Calendar letters: There is no comparison

Regarding “The First Reality Star” [Aug. 23]: What an insult to Princess Diana’s memory that she is compared with Kim Kardashian. How could she even be called the “first” reality star when all she was doing was trying to live her life despite it being magnified unmercifully to the extent that it took her life.

Linda Roberts

Altadena

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This article was so out of line comparing the late princess with Kim Kardashian. Have all of you at The Times lost total perspective?

Carol Honda Garrett

Los Angeles

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Diana raised awareness for AIDS, homelessness and land mines. Kim only raises awareness about herself.

Ann C. Hayman

Westwood

Movies to be used as torture

Regarding “Buried Treasures” [Aug. 27]: Hilarious. At first I thought this was a parody.

Seems to me you should send the hidden treasures list to the CIA. Forcing terrorists to watch the films described therein over and over would surely break them, screaming: “Not the French monastery again! I’ll talk! I’ll talk!”

David Browning

Studio City

A movie to be used as escapism

Regarding “Just One Word: Dizzying” [Aug. 18]: I found “The Hitman’s Bodyguard” to be the perfect movie to help with stress, fearfulness, nausea, and whatever may ail you during these terrifying Trump days. I enjoyed 1 hour, 58 minutes of mindless fun, thrills and chills. I recommend it as an antidote for depression and daily chaos.

Deb Wright

Rancho Santa Margarita

CBS races for racial balance

So CBS barely beat the clock in demonstrating that it had actually improved upon its practice of inclusion of Latino actors and writers this last year [“Latino Groups Praise CBS,” Aug. 23]. While this is a welcome change, CBS’ feet still must be held to the fire.

Louisa B. Caucia

Montrose

‘Hamilton’ gets a good rap

I have been a theater goer all my life and have followed your reviews often. I especially appreciated your review of “Hamilton.” [“A Musical for Our Times, ‘Hamilton’ Soars at Pantages,” Aug. 18]. So much has been written about this play that it was a welcome surprise to find your fresh perspective. It greatly enhanced my experience of seeing the live performance.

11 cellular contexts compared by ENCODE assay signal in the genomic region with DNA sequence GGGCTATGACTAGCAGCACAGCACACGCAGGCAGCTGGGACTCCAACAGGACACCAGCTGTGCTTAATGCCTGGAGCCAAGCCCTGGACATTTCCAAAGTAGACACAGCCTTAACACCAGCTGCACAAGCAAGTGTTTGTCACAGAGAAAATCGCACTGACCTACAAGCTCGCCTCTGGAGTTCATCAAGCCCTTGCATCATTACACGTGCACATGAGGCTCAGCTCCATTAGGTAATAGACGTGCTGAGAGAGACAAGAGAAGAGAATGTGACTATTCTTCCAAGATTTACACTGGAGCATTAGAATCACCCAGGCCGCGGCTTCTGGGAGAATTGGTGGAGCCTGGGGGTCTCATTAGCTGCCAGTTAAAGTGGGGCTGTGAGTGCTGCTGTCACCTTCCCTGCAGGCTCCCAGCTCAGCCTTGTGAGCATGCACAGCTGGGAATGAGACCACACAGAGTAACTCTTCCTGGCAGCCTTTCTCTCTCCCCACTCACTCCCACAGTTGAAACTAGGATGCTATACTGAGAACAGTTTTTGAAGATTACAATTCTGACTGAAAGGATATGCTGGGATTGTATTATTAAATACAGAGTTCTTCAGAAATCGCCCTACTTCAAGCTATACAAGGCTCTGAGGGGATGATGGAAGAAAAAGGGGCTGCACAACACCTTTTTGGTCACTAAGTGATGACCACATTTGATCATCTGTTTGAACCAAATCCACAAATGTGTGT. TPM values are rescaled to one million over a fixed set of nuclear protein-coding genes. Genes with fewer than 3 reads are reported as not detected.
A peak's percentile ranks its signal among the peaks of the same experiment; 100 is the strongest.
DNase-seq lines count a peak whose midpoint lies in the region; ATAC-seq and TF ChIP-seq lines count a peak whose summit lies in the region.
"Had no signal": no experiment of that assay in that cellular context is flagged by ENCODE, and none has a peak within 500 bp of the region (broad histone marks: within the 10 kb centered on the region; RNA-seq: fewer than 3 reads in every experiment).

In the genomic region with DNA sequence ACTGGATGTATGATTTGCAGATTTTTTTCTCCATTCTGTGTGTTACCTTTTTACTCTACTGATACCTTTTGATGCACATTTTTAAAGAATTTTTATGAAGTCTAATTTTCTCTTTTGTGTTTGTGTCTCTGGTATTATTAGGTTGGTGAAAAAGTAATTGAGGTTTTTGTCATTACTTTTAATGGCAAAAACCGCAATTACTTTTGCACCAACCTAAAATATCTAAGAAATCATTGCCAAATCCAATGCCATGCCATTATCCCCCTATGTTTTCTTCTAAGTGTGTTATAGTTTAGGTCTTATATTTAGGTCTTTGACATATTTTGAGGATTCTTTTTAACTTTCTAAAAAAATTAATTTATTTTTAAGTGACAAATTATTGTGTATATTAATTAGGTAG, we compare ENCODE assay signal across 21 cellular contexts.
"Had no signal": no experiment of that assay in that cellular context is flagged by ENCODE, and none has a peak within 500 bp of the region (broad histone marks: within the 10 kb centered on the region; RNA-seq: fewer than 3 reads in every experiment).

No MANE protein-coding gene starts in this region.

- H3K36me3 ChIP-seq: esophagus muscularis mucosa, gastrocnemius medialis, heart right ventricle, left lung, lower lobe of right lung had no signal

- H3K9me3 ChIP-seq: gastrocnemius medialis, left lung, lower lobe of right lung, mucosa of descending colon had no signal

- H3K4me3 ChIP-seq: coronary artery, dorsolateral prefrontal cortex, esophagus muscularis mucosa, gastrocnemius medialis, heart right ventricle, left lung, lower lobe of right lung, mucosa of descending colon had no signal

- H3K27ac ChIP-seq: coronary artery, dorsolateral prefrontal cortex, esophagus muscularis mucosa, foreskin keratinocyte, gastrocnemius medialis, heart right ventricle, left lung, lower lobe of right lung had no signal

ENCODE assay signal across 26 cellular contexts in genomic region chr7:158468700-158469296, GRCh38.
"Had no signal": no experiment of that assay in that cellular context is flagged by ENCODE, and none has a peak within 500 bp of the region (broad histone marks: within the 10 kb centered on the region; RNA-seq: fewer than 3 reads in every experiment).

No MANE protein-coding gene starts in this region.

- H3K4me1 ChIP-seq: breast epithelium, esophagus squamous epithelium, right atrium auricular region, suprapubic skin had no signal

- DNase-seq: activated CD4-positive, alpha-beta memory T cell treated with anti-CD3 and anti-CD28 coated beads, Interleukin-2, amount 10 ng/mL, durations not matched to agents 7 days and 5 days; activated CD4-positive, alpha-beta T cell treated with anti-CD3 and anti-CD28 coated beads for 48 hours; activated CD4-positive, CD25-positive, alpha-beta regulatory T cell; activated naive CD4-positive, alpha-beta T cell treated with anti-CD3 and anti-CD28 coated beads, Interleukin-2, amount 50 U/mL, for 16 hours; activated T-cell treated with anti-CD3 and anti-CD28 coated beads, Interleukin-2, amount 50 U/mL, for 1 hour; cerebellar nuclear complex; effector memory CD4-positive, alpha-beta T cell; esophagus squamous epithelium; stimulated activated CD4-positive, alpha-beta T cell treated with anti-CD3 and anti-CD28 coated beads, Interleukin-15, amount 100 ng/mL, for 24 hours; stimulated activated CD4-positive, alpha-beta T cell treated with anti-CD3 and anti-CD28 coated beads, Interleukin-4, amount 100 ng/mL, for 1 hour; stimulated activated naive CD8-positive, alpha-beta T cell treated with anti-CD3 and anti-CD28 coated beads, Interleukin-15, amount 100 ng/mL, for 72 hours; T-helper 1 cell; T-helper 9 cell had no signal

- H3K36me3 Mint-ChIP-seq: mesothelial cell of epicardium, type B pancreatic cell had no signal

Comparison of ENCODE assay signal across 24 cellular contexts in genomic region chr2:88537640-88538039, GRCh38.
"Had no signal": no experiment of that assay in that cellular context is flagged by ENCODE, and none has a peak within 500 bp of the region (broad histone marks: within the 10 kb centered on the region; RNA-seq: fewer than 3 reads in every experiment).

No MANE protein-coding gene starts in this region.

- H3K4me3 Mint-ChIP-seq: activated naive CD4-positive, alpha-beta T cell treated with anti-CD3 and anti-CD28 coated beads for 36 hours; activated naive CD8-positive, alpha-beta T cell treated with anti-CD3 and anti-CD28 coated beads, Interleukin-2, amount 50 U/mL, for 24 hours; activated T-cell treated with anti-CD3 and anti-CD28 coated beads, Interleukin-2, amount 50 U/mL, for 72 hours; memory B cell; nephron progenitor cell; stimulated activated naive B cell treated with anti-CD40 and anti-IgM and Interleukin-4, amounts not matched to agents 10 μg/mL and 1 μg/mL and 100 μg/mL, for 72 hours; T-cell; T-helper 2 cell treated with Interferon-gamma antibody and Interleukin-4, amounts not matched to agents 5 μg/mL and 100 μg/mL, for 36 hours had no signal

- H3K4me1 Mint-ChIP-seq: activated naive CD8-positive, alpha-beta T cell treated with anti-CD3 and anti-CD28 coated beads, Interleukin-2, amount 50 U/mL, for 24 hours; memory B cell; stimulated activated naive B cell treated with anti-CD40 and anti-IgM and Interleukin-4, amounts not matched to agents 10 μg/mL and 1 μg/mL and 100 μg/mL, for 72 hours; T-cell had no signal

Stephanie Waxman

Venice

Lewis’ writers worth a mention

Regarding: “Remembering Jerry Lewis: He Was Tuned in to Television Too” [Aug. 22]: My heartfelt thanks to Robert Lloyd for mentioning “Colgate Comedy Hour” writers Ed Simmons and Norman Lear in his article about Jerry Lewis and his TV appearances. Mr. Simmons was my father, and Mr. Lear is my cousin. I could not be prouder of both of them, and it’s gratifying to have their many contributions to Mr. Lewis’ early television career acknowledged.

Erica Simmons

Encino

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The most remarkable thing about Jerry Lewis was the sheer breadth of his influence. As a slapstick comedian, he passed the torch from Charlie Chaplin and Buster Keaton to Sid Caesar, whose writers, in turn, included Mel Brooks, Neil Simon, Larry Gelbart, Carl Reiner and Woody Allen. Even films like “Airplane!” (1980) reflect Lewis’ influence. As an all-around performer, he bridged the era from Danny Kaye to Sammy Davis Jr. (who also partnered with Dean Martin), Petula Clark and Julie Andrews. He mastered the persona of the wide-eyed innocent, linking Stan Laurel and Harpo Marx to Lucille Ball, Mary Tyler Moore and Alf. Finally, his philanthropic work was vastly underappreciated — his telethons raised a reported $2 billion to fund research to fight muscular dystrophy. His efforts on behalf of the Muscular Dystrophy Assn. earned him an honorary Oscar and could have justified a Nobel Prize.

Stephen A. Silver

San Francisco

Selling museum art is necessary

Christopher Knight’s repudiation of museum de-accessioning is wrong on so many levels. As one involved with small museums for many years, I’ve viewed with regret their institutional bloodlust for gathering artifacts that will never be exhibited, their lack of ability or willingness to change with the times, and the sheer impossibility of making ends meet in small markets. As for the argument that collections are part of the public trust, so by extension is anything owned by the government and that body sells surplus items every day. Not every decision to sell will survive the test of time, but small museums have long been hamstrung by this obsolete distaste for collection pruning. In today’s world you gotta do what you gotta do.

Mike Rivkin

Rancho Mirage

It’s more than just football

Regarding “Football Drama Is Hard to Knock” [Aug. 22]: I ain’t even a football fan, but “Hard Knox” has won me over this year. A lot of valuable life lessons and wisdom that are not exclusive to sports.

Bob Peace

Ocean Beach

We must save historic artifacts

Regarding “Symbols of Ugly History, Not Pride” [Aug. 19]: Historical artifacts, of whatever artistic value (or not), should never ever be destroyed. Never.

Alan Bell

Los Angeles

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